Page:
I cycled four miles to take Granny a bunch of buttercups. 'Thanks for the weeds,' she said
Monday 22 January 1996
"You mean just one type of food?"
"Yup." He mouth-snatches a piece of cheese straight from the cheese knife (a Myerson habit).
"Mashed potato - but I don't know if it's got enough in it nutritionally."
"Forget nutrition, that's not the issue - we don't have to worry about that."
"Definitely mashed potato then."
"I might have known you'd go for that." He sighs as though this confirms some private, depressing theory about me.
"So what would yours be?" I ask him.
"Chaumes," he rocks dangerously back on his chair (another Myerson habit). "It's unbelievably wonderful. Or maybe apricot jam."
"Chaumes? You couldn't! It stinks of feet, it's so rich. I really could eat mashed potato for the rest of my life and not get sick of it."
"You're a sad woman."
"You're a sad man."
"Deathless Wildean riposte - I feel thoroughly humiliated."
He sits there in his shabby moleskins and baggy sweater, legs stretched, tipping his chair. Then, looking around for new mischief, he flicks my angel chimes with a disdainful finger - "Jesus, how long do we have to have this here?"
"They're supposed to be put away with the Christmas decorations," I say.
The angel chimes were a sentimental buy. Three flimsy mock-brass angels hang from a little carousel, which is spun round by the heat of four skinny candles. As they go round, their dangly bits hit two little cymbals - ching-ching, ching-ching.
Granny Pike had angel chimes on her table, with the plastic fake-doily tablecloth. My sisters and I would watch them go round as we ate our Campbell's cream of mushroom, synthetically soft white rolls and Dairylea triangles. Granny Pike had a hiatus hernia, which isn't remotely funny, but for some reason my sisters and I just could not hear those words hiatus and/or hernia - without bursting into uncontrollable giggles.
We'd be eating our lunch and the angel chimes would be going ding-ding. Granny would be talking about Esther Rantzen or the Queen's latest outfit, and then she'd turn to our father and say, "I had a bit of trouble with my hiatus hernia last week," - and that would be it. The harder we tried not to laugh, the worse it was. Our bodies ached, our faces were puce, little, spasmy snorts escaped. Once I nearly wet myself and had to leave the room.
Granny had false teeth and a wig (you could see the black strap if you were shorter than her). We also suspected her of false bosoms, though it may just have been the fortified way in which her bra was structured. And she wore glasses and a hearing-aid.
We were tantalised by the notion that she was almost entirely false. When we occasionally stayed the night, we did our best to stay awake and spy on her - hoping to witness the moment when she removed all her bits. What did she become in the middle of the night? A toothless, hairless stick-person, unable to hear or see? Luckily for her, we never found out. She always went to bed very late - after the Hammer Horror film - and in the morning she always seemed to be miraculously rebuilt.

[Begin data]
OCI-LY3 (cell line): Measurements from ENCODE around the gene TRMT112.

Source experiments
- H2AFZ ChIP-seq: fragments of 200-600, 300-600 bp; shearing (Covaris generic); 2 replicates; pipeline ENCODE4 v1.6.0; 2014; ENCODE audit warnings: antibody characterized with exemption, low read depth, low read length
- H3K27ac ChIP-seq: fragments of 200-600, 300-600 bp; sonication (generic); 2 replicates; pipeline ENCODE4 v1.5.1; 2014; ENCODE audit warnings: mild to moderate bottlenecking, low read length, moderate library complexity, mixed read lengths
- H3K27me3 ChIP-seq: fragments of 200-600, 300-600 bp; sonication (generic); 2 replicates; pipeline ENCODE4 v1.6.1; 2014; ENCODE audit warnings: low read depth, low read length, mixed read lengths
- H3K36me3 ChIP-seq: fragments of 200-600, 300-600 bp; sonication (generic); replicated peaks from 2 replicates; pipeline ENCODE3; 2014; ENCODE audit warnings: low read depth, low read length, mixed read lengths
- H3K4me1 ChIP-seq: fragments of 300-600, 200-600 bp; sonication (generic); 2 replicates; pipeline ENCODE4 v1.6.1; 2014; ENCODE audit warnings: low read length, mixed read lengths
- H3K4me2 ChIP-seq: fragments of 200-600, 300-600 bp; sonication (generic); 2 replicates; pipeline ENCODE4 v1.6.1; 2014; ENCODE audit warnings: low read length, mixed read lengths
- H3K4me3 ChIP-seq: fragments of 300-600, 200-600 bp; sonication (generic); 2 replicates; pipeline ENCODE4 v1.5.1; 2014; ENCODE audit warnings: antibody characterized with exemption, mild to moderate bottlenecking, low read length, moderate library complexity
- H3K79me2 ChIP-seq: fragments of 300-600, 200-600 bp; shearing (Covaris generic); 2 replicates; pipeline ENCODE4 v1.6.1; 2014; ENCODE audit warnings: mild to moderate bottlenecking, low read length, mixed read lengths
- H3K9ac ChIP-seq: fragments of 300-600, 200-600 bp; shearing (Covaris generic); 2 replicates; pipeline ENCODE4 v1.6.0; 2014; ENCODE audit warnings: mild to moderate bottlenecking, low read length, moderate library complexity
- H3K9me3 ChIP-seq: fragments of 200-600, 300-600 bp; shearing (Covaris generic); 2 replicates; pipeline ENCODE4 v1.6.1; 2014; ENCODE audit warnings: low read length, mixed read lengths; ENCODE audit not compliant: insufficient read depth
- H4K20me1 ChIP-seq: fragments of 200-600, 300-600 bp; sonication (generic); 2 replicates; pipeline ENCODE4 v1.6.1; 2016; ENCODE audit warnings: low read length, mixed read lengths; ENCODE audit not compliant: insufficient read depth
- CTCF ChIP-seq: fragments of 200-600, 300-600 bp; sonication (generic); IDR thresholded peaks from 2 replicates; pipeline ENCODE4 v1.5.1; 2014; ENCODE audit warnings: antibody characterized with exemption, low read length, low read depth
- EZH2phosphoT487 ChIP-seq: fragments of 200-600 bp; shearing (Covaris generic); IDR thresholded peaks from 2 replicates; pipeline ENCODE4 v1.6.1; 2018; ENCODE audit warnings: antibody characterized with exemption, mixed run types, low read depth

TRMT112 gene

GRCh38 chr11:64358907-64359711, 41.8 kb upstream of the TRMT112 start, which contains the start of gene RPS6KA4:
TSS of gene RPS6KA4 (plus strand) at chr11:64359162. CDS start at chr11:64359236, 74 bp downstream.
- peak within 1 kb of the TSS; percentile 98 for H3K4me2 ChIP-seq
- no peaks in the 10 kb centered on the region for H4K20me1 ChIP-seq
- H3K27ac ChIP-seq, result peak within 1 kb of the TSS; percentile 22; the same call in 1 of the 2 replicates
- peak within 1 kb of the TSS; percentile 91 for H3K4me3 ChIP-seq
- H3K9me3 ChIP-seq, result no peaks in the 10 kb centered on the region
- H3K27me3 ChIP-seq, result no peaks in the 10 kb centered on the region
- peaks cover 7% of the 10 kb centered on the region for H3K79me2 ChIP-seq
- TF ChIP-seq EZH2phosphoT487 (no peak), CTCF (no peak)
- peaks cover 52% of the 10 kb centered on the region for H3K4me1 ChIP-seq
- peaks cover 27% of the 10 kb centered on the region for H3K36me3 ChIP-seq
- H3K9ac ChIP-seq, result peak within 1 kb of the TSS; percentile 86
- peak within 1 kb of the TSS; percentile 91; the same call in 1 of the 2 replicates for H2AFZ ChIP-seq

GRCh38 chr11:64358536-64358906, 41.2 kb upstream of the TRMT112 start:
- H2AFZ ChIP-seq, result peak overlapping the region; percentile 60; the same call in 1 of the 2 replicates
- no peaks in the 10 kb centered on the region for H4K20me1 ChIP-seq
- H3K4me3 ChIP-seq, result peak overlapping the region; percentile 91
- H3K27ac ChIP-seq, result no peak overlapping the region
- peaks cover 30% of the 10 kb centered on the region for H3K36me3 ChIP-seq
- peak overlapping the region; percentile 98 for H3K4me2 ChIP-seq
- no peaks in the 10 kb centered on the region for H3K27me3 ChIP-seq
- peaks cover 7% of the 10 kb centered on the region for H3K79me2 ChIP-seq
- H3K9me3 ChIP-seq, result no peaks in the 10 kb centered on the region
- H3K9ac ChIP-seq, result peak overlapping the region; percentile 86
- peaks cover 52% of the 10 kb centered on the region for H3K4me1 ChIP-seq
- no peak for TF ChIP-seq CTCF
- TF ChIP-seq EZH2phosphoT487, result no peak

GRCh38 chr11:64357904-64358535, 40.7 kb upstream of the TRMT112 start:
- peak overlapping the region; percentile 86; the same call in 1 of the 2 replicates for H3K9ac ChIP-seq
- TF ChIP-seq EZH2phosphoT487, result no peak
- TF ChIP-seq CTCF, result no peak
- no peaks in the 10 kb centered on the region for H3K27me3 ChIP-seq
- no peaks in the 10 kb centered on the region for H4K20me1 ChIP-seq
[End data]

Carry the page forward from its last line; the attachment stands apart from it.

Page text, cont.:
She'd been a widow for years, and she enjoyed it (she'd abhorred her husband, who seemed to have died just in time). She liked golf and bridge and cocktail biscuits and fur coats that made us sneeze if we stood in the cupboard. She kept Maynard's fruit pastilles in a plastic, pearl-encrusted screw-top jar by her bed. The jar said Helena Rubenstein on it and smelled of ladies' face cream. I remember the crunchy, gritty feeling of the sugar in the thread of the screw-top.
Granny Pike never liked us all that much. Once, I made her a pair of slippers for Christmas, from a pattern in my mother's Golden Hands craft magazine. I made them from an old green velvet cushion cover, cutting out the cardboard templates for the feet and sewing sequins all over so they looked like the princess slippers from Aladdin. Granny gave them back to me because they were too small. Another time, not knowing why, I deliberately picked a rose transfer off one of her "guest soaps" (she had "guest" everything, though she practically never had guests) and she punished me by not speaking to me for what seemed like a very long time. I was six.
At the height of his bitterness about our parents' divorce proceedings, Daddy decided not to see us any more. Granny never contacted us again either. The last time I saw her, I cycled four miles to take her a bunch of buttercups picked in the hedgerows. "Thanks for the weeds," she'd said.
"Why did you buy those angel chimes?" asks Jonathan. "They're so completely tasteless - look at them."
"Piss off," I say. "They're part of my childhood. Granny Pike had them."
"I thought you hated Granny Pike."
I pause. "I loved her angel chimes. They're a good memory. And the kids love them."
"You're an optimistic old thing really, aren't you?" Jonathan says - and I am suddenly at a loss.
I put the chimes away - they dismantle neatly into a flat little cardboard box.
Granny Pike lived to be a very old lady. When she died in a nursing home - barely visited by her son - she hadn't seen us for eight or nine years. But we later heard she'd had photos of us by her bed - pictures of three little girls, frozen in time.
It was a dark, snowy day and we were nearly grown up when a nurse rang from the home. "Mrs Pike has died," she told us. "She thought you'd want to know." It was typical of Granny to be making contact, finally, just as there was no more contact to be had.
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